day-to-day management and welfare of a product or family of products at all
stages of their product lifecycle, including their initial development.

Product mix: the total sum of all the product items and their variants
offered by an organisation.

Product orientation: an approach to business that centres its activities on


continually improving and refining its products, assuming that customers
simply want the best possible quality for their money.

Product portfolio: the set of different products that an organisation


produces, ideally balanced so that some products are mature, some are still
in their growth stage while others are waiting to be introduced.

Product positioning: developing a product and associated marketing mix


that: (a) is ‘placed' as close as possible in the minds of target customers to
their ideal in terms of important features and attributes; and (b) clearly
differentiates it from the competition.

Product repositioning: refining the product and/or its associated marketing


mix in order to change its positioning either: (a) to bring it closer to the
customer's ideal; or (b) to move it further away from the competition.

Product specification: the criteria to which an organisational purchase must


conform in terms of quality, design, compatibility, performance, price, etc.

Production orientation: an approach to business that centres its activities


on producing goods more efficiently and cost effectively, assuming that price
is the only factor important to customers.

Promotional mix: the elements that combine to make an organisation's


marketing communications strategy: advertising, sales promotion, personal
selling, direct marketing and public relations.

Prospecting: in personal selling, finding new potential customers who have


the ability, authority and willingness to purchase.

Psychographics: (also known as lifestyle segmentation) defining consumers


in terms of their attitudes, interests and opinions.

Psychological pricing: using price as a means of influencing a consumer's


behaviour or perceptions, for example using high prices to reinforce a quality
image, or selling at £2.99 instead of £3.00 to make the product appear much
cheaper.

Pull strategy: a communications strategy that focuses on the end consumer


rather than other members of the channel of distribution. Thus a
manufacturer might focus on communication to consumers, rather than to
wholesalers or retailers, thus helping to pull the product down the channel.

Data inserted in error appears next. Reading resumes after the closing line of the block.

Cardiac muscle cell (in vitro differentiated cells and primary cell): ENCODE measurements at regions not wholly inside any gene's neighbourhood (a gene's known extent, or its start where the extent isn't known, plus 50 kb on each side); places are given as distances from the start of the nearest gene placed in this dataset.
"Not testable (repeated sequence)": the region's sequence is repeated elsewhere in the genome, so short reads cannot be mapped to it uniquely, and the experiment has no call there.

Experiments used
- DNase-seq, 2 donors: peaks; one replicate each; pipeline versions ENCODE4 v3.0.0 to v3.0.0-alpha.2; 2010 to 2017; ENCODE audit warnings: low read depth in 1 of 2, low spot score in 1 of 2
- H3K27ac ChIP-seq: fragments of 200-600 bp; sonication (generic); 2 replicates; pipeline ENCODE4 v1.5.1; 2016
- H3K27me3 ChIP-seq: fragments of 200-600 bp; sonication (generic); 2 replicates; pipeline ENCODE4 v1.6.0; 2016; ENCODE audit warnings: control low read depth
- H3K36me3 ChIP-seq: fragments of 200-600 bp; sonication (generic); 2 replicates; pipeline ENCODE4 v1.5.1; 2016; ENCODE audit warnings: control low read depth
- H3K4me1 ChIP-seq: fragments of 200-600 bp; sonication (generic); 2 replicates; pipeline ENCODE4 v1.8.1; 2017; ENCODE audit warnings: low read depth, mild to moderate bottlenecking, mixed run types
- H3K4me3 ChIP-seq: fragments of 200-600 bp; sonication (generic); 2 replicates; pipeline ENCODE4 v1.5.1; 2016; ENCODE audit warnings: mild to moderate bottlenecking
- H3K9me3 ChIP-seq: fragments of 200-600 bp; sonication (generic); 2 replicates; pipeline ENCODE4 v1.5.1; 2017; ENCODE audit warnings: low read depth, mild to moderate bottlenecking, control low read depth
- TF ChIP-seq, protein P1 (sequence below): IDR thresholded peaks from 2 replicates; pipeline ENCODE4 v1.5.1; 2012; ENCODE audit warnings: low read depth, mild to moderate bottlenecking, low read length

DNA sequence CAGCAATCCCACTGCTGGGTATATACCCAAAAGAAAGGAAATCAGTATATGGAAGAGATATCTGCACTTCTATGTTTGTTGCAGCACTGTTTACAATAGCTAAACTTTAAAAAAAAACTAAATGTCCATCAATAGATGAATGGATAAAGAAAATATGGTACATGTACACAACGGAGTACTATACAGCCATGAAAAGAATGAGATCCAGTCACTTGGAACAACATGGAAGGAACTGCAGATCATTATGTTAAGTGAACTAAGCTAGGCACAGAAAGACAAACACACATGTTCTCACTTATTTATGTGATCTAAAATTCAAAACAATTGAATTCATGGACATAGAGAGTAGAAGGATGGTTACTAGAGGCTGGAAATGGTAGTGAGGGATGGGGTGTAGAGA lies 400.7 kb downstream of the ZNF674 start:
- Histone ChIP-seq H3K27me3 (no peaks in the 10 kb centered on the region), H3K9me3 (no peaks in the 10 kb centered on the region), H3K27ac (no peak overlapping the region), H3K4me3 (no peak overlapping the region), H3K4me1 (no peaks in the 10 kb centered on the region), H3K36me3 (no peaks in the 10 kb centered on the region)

Public relations (PR): a deliberate, planned and sustained effort to institute


and maintain mutual understanding between an organisation and its publics
(Institute of Public Relations definition).

Publicity: a tool of public relations focused on generating editorial media


coverage for an organisation and/or its products.

Publics: any group, with some common characteristic with which an


organisation needs to communicate, including the media, government bodies,
financial institutions, pressure groups, etc. as well as customers and
suppliers.

Purchasing policy: an organisation's preferences, systems and procedures


for purchasing including,for example, attitude towards favoured or approved
suppliers, single or multiple sourcing, and rulesand guidelines.

Purchasing situation: the context in which a consumer purchasing decision


is made, defined by the frequency of purchase, the risks involved, and the
level of information searching undertaken: routine problem solving, limited
problem solving, and extended problem solving.

Push strategy: a communications strategy that focuses on the next member


of the channel of distribution rather than on the end consumer. Thus a
manufacturer might focus on communication to wholesalers or retailers rather
than to consumers, thus helping to push the product down the channel.

Back to the top

Q
Qualified prospects: potential customers who have been screened to check
that they meet relevant criteria as potential purchasers, for example checking
their financial status or that they do actually needthe product.

Qualitative research: the collection of data that are open to interpretation,


for instance on attitudes and opinions, and that might not be validated
statistically.

Quantitative research: the collection of quantified data, for example sales


figures, demographic data, purchase frequency, etc., that can be subjected to
statistical analysis.

Back to the top

R
Rating scales: a form of multiple choice market research questionnaire
question in which respondents are asked to indicate their answer on a scale,
for example ranging from 1 to 5 where 5 = ‘strongly agree' and 1 = ‘strongly
disagree' with a given statement.

Reach: the percentage of the target market exposed to an advertisement at


least once during a specified period.

Reference groups: groups to which an individual belongs or to which the


individual aspires to belong, and which influence the individual's motivation,
attitudes and behaviour.

Relationship lifecycle: the evolution of buyer–seller relationships in B2B


markets, through stages including awareness, exploration, expansion,
commitment and dissolution.

Relationship marketing: a form of marketing that puts particular emphasis


on building a longer-term, more intimate bond between an organisation and
its individual customers.
Reminder and reinforcement advertising: a type of advertising, targeted
at consumers who have already tried and used the product before, that
reminds consumers of a product's continued existence and of its unique
benefits.

Repeat purchase: the purchase and use of a product on more than one
occasion by a particular customer.

Retailer: an intermediary which buys products either from manufacturers or


from wholesalers and resells them to consumers.

Rolling launch: the gradual launch of a new product, region by region.